|Publication number||US4820273 A|
|Application number||US 07/162,766|
|Publication date||11 Apr 1989|
|Filing date||1 Mar 1988|
|Priority date||1 Mar 1988|
|Publication number||07162766, 162766, US 4820273 A, US 4820273A, US-A-4820273, US4820273 A, US4820273A|
|Inventors||Robert H. Reinicke|
|Original Assignee||Eaton Corporation|
|Export Citation||BiBTeX, EndNote, RefMan|
|Patent Citations (14), Non-Patent Citations (4), Referenced by (75), Classifications (7), Legal Events (4)|
|External Links: USPTO, USPTO Assignment, Espacenet|
The present invention relates to implantable medication infusion devices and, more particularly to such devices which are arranged to provide a continuous unprogrammed flow of medication into the body. Still more particularly, the invention relates to devices of the aforementioned type which are particularly adapted to be implanted in farm animals such as cows or hogs and to a bolus generator used with such devices for periodically dispensing a bolus of medication.
An implantable medication infusion device of the continuous flow type is shown in my U.S. Pat. No. 4,626,244 issued Dec. 2, 1986. A relatively constant pressure is exerted on a diaphragm forming at least one wall of a reservoir containing medication. The pressure exerted on the diaphragm is above body pressure so that medication is forced out of the reservoir through a silicon substrate flow restriction device and a catheter to the infusion site within the body. That device is intended primarily for implantation in human bodies. Such devices are usually made particularly small and thin. Moreover, devices of the aforementioned type commonly use a two phase fluid (both gas and liquid coexisting at the fluid vapor pressure) such as Freon 11 produced by E. I. DuPont Co. or FC-87 or FC-88 Perfluorocarbon, produced by the 3M Company as the propellant for generating pressure on the diaphragm. These two phase fluids require the use of metal housing and reservoir parts for compatibility with the fluid. These and other factors to be considered in devices of the aforementioned type suitable for use in humans result in relatively high costs for the device.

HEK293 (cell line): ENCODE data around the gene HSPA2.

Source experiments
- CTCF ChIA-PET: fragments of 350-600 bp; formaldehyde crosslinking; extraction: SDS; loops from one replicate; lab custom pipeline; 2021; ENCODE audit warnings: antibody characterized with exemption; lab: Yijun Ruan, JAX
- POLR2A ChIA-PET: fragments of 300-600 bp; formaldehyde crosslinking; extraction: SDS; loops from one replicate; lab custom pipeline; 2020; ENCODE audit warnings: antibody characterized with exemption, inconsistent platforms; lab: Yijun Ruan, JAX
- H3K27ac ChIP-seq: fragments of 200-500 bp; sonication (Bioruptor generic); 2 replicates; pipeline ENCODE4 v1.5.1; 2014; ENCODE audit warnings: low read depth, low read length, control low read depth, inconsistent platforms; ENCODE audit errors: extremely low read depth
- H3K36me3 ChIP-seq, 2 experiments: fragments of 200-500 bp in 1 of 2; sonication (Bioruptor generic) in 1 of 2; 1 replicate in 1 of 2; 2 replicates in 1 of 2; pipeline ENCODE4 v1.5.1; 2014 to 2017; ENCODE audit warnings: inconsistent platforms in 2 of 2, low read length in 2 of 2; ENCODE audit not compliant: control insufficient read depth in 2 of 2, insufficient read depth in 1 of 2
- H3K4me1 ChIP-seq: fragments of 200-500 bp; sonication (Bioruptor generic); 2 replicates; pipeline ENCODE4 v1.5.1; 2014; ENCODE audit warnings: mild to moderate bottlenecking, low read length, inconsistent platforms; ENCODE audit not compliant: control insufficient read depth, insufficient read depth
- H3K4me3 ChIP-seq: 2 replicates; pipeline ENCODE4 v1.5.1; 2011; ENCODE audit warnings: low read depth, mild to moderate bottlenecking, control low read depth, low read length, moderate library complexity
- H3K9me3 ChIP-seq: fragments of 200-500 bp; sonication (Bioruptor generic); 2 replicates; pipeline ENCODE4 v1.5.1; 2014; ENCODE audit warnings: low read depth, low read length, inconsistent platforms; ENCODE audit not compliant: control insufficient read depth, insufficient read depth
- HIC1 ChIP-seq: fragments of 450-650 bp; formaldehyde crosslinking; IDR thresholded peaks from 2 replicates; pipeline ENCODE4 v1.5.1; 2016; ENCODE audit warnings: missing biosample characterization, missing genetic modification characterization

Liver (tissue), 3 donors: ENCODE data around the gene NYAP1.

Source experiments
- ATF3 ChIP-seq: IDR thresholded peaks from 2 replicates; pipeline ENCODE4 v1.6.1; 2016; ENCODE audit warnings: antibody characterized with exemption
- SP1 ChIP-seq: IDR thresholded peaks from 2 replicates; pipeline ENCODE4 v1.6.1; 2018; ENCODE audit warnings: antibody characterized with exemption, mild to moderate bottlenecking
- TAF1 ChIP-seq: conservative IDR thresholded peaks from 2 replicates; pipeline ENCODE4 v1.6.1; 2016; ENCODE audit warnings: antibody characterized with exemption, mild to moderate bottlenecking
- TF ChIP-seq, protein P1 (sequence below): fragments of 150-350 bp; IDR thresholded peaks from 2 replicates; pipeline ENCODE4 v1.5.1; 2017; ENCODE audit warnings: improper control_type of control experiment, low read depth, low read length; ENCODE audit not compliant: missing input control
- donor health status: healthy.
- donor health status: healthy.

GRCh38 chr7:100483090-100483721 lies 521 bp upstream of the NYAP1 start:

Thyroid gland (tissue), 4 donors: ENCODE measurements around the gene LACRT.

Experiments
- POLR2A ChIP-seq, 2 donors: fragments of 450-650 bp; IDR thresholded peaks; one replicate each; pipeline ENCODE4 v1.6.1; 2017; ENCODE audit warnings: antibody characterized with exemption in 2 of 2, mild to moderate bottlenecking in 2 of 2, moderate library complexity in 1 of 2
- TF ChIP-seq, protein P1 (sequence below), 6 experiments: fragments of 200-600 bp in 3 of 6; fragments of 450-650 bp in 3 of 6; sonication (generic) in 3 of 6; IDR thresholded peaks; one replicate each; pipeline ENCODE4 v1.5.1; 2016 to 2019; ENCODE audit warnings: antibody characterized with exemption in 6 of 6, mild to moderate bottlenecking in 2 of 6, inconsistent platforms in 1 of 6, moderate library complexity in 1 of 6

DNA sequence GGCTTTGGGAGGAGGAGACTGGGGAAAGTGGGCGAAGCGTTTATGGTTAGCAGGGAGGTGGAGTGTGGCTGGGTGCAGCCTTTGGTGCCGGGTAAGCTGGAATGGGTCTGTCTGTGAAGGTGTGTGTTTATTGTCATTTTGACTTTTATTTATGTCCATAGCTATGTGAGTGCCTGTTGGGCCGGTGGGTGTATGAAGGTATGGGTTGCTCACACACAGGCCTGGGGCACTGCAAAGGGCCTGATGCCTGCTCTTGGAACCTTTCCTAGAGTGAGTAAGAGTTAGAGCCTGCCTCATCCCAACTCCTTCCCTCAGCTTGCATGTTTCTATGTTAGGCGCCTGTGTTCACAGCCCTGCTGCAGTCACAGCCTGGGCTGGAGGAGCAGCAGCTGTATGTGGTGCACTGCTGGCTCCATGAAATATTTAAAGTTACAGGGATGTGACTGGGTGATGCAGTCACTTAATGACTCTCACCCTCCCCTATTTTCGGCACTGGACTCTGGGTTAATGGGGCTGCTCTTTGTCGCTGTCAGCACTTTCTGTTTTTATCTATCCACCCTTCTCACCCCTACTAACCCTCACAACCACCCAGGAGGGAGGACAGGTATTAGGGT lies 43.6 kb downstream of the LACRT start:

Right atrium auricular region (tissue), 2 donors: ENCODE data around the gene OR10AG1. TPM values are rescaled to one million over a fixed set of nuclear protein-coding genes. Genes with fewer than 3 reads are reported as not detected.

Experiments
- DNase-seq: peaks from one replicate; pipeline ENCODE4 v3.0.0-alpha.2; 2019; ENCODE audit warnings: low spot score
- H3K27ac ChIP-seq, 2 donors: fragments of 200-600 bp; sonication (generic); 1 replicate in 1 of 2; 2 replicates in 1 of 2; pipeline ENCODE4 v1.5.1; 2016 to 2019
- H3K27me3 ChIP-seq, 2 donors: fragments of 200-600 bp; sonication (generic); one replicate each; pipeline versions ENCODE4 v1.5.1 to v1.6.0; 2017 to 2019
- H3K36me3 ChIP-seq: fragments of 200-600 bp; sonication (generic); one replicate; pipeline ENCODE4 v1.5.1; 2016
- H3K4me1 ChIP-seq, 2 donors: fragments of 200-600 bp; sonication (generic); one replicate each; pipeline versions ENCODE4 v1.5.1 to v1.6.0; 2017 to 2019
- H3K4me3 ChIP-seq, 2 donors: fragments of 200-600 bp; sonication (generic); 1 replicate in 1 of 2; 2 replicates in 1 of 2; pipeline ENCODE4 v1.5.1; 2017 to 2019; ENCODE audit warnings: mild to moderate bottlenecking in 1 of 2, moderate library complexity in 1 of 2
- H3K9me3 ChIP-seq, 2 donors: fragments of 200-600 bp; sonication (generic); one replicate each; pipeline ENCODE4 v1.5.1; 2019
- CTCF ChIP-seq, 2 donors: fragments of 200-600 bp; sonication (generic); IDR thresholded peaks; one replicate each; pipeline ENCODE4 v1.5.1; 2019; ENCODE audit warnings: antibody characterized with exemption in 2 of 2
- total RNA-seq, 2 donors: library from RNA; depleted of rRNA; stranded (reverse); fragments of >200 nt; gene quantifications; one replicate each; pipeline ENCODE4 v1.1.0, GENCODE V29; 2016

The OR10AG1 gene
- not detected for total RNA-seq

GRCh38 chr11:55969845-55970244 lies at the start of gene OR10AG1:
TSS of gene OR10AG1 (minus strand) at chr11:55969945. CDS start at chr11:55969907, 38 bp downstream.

It is known that infusion of growth hormones produced by recombinant DNA and possibly other drugs provide benefit in the animals such as an increased quantity of milk production in cows, larger growth of the animals to increase weight and edible meat, a reduced fat content of meat and an improved feed efficiency for the animals, among other things. Presently, such drugs are injected into the animals as often as once a day by syringe/needle bolus injection. Such procedures are time consuming and costly.
This invention provides an implantable device which can deliver a drug continuously or alternatively in a bolus fashion more than once a day for a prolonged period of time, requiring refill by percutaneous syringe/needle injection only once every several months. The device is made inexpensively of non-metallic materials and consists mainly of molded plastic and rubber parts. It is generally essential that such a device implanted in farm animals be inexpensive so that its cost does not offset the cost reduction effected by drug infusion. The device of this invention uses pressurized air or inert gas as the propellant acting upon the medication reservoir for forcing the drug out of the device to the infusion site. A silicon substrate flow restrictor is utilized to reduce the size and cost of this element. A fixed barrier is provided within the device to constrain an elastomer bladder forming a part of the medication reservoir against stretching, so as to eliminate added pressure on the drug which would be caused by contraction of the bladder if it were stretched. In certain drug applications, an efficacy improvement can be obtained when the drug is dispensed in repetitive boli rather than as a continuous flow. Previous devices have utilized electronically programmable electromagnetic pumps for generating periodic dosages of the drug. This invention provides a bolus generator having no moving parts which may be attached to the output end of a catheter for the device and located at the infusion site to dispense repeating boli of the drug.